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Funding Your College Education:Scholarship Information: The Basics

Scholarships

"Scholarships are financial awards given to eligible students with no strings attached. If you win a standard scholarship your interaction with the scholarship provider ends when you get the check, unless the award is renewable. According to the IRS, if you are not in school for a degree, the scholarship is taxable. Scholarships used for tuition, fees, books and supplies are not taxable. Any funds remaining after you’ve paid off your expenses are taxable. There should not be a service requirement or other stipulation attached to a scholarship, but always double check. Some scholarships require community service after receiving the award. Scholarships are offered in varieties such as sweepstakes, essays, or competitions for both traditional and non-traditional students" (Scholarships.com, 2015).

Student Loans

"Student loans qualify as financial assistance. Federal loans have the lowest interest rates. Loans are limited to financial need. Students who do not qualify for the Pell Grant but need financial aid have to take out loans. Interest and payments on certain federal loans does not start until at least 6 months after graduation.

Not all forms of financial aid are “free” money. Check out every option available, from college grants to student loans. Any form of financial aid will help pay for college. Remember, get as much free financial aid as possible before taking out loans" (Scholarships.com, 2015)

SCAM?

10 Scam Warning Signs

  1. Fees: You shouldn't have to pay to search for or apply for scholarships. Check out the free scholarship search at www.fastweb.com.
  2. Credit card or bank account information needed: You should never have to give credit card or bank account information to award providers.
  3. Scholarship guarantee: No one can guarantee that you'll win a scholarship because no one can control scholarship judges' decisions. Also, be wary of "high success rates" - they usually do not refer to actual award winners.
  4. No Work Involved: You can't avoid putting in time to fill out a scholarship application.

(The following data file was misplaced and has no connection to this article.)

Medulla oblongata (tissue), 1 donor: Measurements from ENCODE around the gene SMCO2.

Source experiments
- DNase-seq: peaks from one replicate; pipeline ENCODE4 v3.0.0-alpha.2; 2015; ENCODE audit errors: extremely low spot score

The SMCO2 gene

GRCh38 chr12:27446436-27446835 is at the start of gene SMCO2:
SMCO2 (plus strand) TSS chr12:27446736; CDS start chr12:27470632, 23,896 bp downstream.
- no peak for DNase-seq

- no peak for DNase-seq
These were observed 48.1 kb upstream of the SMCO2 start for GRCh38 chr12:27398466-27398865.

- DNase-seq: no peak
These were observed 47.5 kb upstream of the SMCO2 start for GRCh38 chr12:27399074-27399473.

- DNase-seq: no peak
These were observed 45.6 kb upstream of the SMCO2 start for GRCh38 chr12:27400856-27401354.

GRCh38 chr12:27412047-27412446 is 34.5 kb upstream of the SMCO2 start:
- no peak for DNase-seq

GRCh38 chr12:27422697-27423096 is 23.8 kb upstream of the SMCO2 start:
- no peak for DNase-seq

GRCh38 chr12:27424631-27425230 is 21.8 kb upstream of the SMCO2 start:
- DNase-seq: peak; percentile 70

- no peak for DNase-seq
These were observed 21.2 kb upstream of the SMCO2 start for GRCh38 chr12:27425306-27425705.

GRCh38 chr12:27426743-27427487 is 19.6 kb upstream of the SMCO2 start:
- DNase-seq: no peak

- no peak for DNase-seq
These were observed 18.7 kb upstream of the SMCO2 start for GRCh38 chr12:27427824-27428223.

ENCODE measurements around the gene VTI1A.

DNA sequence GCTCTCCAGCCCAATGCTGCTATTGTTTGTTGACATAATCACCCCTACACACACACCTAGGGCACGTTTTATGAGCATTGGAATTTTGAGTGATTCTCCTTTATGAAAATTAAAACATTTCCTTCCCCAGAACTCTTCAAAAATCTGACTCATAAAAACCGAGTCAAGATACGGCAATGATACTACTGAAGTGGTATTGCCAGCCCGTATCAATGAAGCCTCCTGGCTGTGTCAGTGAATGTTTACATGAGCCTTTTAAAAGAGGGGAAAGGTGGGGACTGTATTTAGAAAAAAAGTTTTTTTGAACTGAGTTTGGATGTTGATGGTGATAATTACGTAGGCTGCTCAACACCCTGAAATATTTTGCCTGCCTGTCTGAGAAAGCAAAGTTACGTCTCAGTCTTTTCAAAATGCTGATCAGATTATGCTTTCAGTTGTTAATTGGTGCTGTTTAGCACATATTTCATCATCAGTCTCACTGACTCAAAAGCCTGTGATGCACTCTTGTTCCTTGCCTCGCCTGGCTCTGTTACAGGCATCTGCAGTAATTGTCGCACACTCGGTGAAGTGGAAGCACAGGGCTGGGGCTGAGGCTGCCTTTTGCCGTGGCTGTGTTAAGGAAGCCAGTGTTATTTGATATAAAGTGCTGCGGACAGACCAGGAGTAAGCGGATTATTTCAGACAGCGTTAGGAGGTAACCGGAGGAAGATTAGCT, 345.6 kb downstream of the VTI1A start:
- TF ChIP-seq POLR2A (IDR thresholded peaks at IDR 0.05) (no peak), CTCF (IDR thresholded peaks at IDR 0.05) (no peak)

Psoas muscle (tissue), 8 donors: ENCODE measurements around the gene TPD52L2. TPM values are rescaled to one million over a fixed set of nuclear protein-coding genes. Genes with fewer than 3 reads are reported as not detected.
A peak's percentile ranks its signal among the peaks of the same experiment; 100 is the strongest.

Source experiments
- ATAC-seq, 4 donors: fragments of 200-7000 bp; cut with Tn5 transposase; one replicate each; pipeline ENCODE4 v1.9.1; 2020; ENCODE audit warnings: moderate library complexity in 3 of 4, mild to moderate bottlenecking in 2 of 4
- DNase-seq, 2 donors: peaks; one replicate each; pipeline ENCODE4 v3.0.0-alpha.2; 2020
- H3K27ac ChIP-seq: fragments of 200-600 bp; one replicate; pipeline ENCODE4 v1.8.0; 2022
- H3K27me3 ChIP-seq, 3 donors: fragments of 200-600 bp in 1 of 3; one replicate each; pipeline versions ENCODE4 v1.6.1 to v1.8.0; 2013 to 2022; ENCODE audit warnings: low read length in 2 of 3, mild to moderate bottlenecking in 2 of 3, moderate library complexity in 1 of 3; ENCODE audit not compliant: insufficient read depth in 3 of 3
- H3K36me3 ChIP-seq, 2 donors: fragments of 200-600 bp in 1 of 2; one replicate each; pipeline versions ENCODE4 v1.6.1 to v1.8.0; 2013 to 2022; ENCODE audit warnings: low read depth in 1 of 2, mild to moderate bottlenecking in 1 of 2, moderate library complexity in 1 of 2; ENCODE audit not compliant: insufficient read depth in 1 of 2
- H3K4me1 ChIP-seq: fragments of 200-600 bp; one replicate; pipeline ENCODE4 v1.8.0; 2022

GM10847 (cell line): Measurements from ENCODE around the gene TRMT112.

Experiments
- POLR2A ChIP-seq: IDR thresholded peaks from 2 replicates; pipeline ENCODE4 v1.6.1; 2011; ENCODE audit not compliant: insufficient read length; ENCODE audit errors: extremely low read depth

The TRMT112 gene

5. No contact information: Legitimate sponsors should provide contact information upon request. If the sponsor does not supply a valid e-mail address, phone number and mailing address (not a PO Box) upon request, that could be a sign of a scam.
  6. Unsolicited scholarships: If you are called to receive an award for which you never applied, be alert - it's most likely a scam.
  7. Pressure tactics: Don't allow yourself to be pressured into applying for a scholarship, especially if the sponsor is asking for money.
  8. Claims of "exclusive" scholarships: Sponsors don't make their scholarship available through only one service.
  9. Sponsor goes out of their way to sound "official": Scammers sometimes use official-sounding words like "national", "education" or "federal" or they display an official-looking seal to fool you into thinking they are legit. Check with your school if you question a scholarship provider's legitimacy.
  10. Your questions aren't answered directly: If you can't get a straight answer from a sponsor regarding their application, what will be done with your information or other questions, proceed with caution.

Grants

"Like scholarships, grants are cash awards that do not need to be repaid. There are federal grants, state grants, and private grants. Grants are often awarded to graduate students for research. The best-known undergraduate student grant is the federal Pell Grant. Grantees decide if the money is used toward tuition, research costs or other expenses" (Scholarships.com, 2015).

Fellowships

"Fellowships are for graduate and professional students. Fellowships require students to perform research as part of the deal. Most fellowship packages include stipends on top of covering tuition. Fellowships are lucrative and competitive. Students with exceptional merit are the top-runners" (Scholarships.com, 2015).